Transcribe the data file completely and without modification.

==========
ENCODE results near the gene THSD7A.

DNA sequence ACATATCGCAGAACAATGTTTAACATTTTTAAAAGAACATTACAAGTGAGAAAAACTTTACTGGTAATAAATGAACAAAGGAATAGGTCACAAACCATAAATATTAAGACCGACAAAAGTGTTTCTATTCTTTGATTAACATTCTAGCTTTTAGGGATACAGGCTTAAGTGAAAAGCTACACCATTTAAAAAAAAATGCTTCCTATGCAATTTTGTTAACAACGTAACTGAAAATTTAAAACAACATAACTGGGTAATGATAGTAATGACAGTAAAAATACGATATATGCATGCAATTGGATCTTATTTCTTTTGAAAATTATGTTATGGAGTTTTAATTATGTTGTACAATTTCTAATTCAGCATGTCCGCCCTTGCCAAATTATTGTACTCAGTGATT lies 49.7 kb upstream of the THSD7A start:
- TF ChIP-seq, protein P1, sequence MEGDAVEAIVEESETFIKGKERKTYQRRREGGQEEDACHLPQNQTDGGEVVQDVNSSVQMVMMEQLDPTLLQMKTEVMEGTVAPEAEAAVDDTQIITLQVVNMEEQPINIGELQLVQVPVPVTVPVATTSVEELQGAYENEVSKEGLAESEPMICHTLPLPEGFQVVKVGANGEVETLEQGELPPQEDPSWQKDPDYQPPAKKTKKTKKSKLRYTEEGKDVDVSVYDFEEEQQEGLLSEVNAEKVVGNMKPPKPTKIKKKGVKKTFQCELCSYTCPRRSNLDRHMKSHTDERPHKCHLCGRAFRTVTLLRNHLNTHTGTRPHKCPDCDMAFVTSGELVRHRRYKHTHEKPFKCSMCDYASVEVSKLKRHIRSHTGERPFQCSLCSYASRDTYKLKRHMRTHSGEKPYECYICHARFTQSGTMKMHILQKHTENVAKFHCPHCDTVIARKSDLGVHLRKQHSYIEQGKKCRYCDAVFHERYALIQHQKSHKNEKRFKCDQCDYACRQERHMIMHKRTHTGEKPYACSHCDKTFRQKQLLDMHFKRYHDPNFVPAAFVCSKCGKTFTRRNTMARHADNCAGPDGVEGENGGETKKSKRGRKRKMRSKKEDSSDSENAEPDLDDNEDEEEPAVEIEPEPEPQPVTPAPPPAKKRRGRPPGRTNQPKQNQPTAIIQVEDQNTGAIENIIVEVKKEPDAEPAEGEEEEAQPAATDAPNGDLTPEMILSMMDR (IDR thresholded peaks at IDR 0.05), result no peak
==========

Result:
ENCODE results near the gene THSD7A.

DNA sequence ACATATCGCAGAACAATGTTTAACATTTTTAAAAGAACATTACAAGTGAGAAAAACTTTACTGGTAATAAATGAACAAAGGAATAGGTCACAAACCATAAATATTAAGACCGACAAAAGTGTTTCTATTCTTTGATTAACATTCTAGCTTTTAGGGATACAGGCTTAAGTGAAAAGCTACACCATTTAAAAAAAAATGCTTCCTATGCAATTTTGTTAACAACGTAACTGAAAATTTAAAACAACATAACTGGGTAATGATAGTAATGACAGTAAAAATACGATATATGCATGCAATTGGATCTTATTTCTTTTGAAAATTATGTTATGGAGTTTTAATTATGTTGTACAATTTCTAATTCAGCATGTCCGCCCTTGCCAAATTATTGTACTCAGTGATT lies 49.7 kb upstream of the THSD7A start:
- TF ChIP-seq, protein P1, sequence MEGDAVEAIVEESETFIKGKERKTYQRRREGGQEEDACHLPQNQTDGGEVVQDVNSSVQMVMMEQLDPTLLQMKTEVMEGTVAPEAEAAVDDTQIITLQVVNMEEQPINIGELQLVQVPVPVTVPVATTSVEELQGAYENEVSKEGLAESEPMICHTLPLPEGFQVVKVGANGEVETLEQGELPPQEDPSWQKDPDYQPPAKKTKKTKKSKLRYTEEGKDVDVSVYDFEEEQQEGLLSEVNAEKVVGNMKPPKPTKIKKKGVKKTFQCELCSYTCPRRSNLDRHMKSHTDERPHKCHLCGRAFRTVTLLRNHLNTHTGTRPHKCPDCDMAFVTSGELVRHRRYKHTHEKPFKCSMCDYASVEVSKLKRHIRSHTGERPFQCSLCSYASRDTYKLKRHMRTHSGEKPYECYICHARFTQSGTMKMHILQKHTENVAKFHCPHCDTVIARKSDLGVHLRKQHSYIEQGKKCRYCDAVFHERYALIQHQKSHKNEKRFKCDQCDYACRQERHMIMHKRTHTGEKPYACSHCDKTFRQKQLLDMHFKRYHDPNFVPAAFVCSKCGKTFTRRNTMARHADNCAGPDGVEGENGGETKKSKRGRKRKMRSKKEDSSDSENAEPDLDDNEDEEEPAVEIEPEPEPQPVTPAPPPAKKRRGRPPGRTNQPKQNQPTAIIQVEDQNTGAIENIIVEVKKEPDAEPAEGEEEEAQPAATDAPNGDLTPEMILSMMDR (IDR thresholded peaks at IDR 0.05), result no peak